Favre discusses his subpar season


Nov 23, 2005
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Fontana, CA
He says he hasn't lost confidence
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Posted: Dec. 19, 2006

Green Bay - Green Bay Packers quarterback Brett Favre probably doesn't know he ranks 24th in the National Football League in passer rating or that he's as close to setting the all-time career passing touchdowns record (needs seven) as he is to setting the career interceptions record.

Brett Favre has thrown 17 TDs with 15 INTs and is on his way to finishing with the worst completion percentage of his career.

He isn't oblivious, however, to his difficulties finding a groove this season or the fact he's not the same quarterback he was 10 years ago. What he - and probably the Packers, too - would like to know for sure is whether he's a victim of being thrust into a rebuilding situation or if his skills are diminishing.

Two days before playing what could be his last home game in a career that has spanned 15 seasons in Green Bay, Favre made no announcement about his future. But he did address some of his poor play, the most recent of which came in the Packers' uninspired 17-9 victory over the Detroit Lions Sunday at Lambeau Field.

In four of his last five games, Favre's passer rating has been below 60. Not coincidentally, the Packers have lost three of them.

"From a production standpoint, I think I've left some things out there, plays to be made," Favre said Tuesday. "And I could always say that. But I also have proof in the past. You throw 30-plus touchdowns a year, you kind of get used to doing that. Then all of a sudden, you struggle to throw a touchdown pass and you start wondering, 'Is it me? Is it the system? Is it the guys around you?' "

Favre said he's always pointed the finger at himself first because there have been seasons before when he's had to make the best of it because of injuries around him and has managed to put up decent numbers. This year, that hasn't been the case very often. He has thrown for 17 touchdowns with 15 interceptions and is on his way to finishing with the worst completion percentage of his career.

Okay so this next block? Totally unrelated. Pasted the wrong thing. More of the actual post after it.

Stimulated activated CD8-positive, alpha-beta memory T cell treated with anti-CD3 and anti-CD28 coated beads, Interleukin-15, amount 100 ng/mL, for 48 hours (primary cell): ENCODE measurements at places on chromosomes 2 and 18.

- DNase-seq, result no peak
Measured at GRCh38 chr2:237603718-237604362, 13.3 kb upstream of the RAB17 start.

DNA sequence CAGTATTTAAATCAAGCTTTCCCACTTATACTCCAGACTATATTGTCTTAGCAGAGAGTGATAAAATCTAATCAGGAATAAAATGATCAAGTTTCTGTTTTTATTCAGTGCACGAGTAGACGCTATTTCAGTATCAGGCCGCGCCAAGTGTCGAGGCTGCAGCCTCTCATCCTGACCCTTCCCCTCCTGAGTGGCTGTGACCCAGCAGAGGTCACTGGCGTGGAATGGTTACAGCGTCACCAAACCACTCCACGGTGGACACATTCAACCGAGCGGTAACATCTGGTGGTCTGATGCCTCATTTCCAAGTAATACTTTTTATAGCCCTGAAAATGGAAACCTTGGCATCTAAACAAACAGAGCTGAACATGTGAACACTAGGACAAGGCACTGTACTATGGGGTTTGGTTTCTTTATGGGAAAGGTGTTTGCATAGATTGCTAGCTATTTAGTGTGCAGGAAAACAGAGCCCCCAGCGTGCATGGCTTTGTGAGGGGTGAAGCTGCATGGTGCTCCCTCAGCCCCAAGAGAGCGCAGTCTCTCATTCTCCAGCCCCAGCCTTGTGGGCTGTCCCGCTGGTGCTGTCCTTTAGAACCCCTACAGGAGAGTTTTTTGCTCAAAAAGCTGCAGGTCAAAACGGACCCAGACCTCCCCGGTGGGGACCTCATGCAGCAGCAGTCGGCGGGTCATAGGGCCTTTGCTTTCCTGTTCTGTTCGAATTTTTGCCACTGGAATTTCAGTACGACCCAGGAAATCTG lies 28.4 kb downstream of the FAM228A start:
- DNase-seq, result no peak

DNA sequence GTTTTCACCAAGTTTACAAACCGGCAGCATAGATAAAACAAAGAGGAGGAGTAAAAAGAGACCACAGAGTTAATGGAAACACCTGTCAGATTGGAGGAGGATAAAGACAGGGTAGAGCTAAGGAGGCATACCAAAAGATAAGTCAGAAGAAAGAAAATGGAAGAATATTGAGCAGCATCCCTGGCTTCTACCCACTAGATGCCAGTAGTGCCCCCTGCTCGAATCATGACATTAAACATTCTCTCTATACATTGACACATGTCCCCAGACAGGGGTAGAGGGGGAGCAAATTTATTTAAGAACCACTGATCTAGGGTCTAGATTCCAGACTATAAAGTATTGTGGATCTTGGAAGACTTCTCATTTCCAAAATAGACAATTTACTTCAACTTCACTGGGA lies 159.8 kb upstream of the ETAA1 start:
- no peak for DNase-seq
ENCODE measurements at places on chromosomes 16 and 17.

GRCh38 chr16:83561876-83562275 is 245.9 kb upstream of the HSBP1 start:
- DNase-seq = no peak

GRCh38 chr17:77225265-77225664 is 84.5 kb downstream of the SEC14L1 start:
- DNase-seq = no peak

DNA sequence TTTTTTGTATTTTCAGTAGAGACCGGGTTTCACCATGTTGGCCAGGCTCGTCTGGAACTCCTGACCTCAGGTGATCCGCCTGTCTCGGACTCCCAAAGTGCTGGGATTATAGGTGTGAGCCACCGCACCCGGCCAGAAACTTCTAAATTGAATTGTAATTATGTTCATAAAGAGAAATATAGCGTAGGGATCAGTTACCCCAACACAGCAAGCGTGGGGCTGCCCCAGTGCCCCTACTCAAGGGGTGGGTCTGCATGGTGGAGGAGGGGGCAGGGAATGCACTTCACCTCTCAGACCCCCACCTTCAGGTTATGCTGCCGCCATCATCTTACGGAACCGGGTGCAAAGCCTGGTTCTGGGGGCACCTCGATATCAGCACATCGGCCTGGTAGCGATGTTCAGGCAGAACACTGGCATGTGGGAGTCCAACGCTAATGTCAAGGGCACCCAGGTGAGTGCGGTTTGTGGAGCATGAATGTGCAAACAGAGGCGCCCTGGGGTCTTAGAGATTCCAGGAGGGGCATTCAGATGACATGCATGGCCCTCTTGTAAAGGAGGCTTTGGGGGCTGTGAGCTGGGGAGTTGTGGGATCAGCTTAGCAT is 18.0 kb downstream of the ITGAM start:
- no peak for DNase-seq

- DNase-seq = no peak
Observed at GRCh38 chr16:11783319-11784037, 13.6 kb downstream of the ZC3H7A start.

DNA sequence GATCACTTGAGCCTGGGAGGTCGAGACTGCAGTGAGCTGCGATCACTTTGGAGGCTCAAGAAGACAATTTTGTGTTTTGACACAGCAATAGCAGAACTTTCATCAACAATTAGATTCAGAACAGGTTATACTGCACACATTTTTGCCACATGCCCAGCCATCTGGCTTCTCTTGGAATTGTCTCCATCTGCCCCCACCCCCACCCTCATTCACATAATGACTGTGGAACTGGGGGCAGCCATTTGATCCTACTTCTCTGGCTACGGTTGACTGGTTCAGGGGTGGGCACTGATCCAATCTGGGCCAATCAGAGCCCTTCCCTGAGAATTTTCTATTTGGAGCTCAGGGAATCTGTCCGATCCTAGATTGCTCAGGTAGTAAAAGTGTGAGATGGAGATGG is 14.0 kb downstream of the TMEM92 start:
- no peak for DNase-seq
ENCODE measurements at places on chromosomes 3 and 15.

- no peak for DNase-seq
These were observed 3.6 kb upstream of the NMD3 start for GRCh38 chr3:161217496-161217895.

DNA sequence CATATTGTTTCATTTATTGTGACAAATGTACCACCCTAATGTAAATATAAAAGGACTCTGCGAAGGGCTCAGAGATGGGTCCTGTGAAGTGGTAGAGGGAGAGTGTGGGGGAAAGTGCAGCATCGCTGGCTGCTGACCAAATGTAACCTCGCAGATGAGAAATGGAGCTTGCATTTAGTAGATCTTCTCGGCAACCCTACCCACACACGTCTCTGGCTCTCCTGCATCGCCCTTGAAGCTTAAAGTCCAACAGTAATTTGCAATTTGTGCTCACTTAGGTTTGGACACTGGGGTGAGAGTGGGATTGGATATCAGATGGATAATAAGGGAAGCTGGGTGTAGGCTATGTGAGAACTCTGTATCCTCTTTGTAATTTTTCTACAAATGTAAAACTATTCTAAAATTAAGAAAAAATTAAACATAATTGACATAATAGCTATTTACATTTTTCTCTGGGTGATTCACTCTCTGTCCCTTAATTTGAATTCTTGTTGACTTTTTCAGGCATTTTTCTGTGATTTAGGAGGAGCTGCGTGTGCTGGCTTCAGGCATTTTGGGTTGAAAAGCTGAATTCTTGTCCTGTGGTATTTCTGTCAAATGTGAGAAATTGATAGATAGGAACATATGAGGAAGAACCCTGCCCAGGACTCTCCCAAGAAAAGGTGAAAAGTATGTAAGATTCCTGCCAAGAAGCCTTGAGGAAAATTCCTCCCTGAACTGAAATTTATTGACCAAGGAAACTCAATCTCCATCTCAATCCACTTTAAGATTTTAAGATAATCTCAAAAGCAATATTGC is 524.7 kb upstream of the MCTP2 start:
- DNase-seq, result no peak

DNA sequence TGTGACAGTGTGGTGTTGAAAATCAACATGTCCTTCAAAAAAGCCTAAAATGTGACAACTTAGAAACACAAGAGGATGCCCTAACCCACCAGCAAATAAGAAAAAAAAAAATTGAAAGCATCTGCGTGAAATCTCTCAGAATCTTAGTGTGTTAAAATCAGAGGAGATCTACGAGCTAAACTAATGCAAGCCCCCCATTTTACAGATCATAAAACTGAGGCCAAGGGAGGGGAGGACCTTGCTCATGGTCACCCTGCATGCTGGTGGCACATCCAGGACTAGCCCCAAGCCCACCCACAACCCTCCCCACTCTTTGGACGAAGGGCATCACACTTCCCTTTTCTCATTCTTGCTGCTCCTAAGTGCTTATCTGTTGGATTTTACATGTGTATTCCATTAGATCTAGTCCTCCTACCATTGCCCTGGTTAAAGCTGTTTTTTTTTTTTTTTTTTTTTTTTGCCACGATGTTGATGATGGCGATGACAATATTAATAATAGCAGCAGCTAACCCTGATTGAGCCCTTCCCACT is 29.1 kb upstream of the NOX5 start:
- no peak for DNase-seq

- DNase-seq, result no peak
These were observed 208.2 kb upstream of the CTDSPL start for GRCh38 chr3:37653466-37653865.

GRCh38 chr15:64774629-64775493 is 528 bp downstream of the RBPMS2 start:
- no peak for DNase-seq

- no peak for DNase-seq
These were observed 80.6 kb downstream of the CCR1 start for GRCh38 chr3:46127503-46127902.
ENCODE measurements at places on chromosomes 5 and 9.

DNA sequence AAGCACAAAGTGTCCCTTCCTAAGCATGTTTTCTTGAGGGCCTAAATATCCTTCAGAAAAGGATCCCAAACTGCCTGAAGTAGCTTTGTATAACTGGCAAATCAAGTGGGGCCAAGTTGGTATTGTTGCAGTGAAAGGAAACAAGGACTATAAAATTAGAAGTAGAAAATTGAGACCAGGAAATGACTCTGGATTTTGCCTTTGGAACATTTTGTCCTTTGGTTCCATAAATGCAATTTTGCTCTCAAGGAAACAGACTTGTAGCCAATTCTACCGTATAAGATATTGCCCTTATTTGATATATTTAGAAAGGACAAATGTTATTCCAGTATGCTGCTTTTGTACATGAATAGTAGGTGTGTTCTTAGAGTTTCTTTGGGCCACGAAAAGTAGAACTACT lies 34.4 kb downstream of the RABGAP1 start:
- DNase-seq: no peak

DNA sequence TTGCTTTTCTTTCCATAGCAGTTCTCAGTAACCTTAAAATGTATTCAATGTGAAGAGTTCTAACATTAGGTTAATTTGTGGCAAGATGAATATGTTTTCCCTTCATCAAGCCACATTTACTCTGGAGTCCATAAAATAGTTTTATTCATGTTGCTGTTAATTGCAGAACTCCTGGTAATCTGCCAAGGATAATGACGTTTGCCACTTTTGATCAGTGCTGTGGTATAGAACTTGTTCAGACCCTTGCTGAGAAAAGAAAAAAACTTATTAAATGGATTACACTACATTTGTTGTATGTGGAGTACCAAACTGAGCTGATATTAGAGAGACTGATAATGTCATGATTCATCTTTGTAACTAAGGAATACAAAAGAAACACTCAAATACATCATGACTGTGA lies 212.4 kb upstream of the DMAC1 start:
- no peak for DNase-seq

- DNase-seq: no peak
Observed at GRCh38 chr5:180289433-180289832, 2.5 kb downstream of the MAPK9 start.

He needs two touchdown passes to tie his lowest output in a season in which he has started 16 games (19 in 1993) and is in danger of finishing with a passer rating of below 75 for the second consecutive year. His interceptions are high, but because he has attempted more passes than any quarterback in the NFL, his percentage is 2.9, which ranks 15th in the league.

Despite his struggles, Favre hasn't lost confidence.

"I do still feel like I can make those plays," he said. "And it's frustrating to me and disappointing when I don't."

Except for the stinker on Sunday, in all but one of the Packers' previous five victories Favre had a passer rating of 100 or better. In the one he didn't he posted a 90.9.

That means that generally when Favre is on, the Packers win. When he is off, as has been the case in all but two early defeats to New Orleans and St. Louis, the Packers lose.

It raises the question: If he had a better running game - the Packers rank 19th in rushing offense - or didn't have to sacrifice receivers going out on patterns to help keep him protected when he passes, would he be on more often? Favre wasn't going down that road Tuesday, but when pressed about whether he felt he still had the goods to be a winner, he didn't hesitate.

"I feel pretty good in a sense that I'm out there practicing every day and knowing that and seeing the plays that I make and the throws I make, I know I can do it," said Favre, adding that off-season ankle surgery should help him if he decides to return next year. "If I said I were to retire I know I would feel guilty that, 'Man, I still have some talent here to use. I'd hate to waste it.'

"There are probably a lot of guys who have done that. I don't see that. I still see that I can make those throws and make guys. . . you know for me, I'm never going to rush for 100 yards in a game, but if I can make the first guy miss and make a play then I know I still have it."

Publicly, coach Mike McCarthy already has suggested that he wants Favre back next season, although it's clear that he, like previous Packers coaches, gets frustrated with his quarterback's decision-making. If the Packers improve their running game and get the deep threat they have lacked since Javon Walker was here and healthy, maybe his decision-making improves.

Or maybe not.

Favre seems to be more comfortable with the rebuilding process than he was last off-season, so there is a chance he and the Packers will find out whether he still has it next year. The losing part has become old - the Packers have lost twice as many games as they've won since the start of the '05 season - and that seems to be what is dragging on him the most.

"I was in here Sunday and I thought we lost the game," Favre said. "It's tougher to get over those things. It's tough to wake up after a win and get the body moving, but at least it's a win. And I want to feel like I'm producing. I felt like I kept Detroit in the game the other day. That's tough to deal with.

"A loss sticks with you forever. I'm at that point where either I shake that or run myself ragged."

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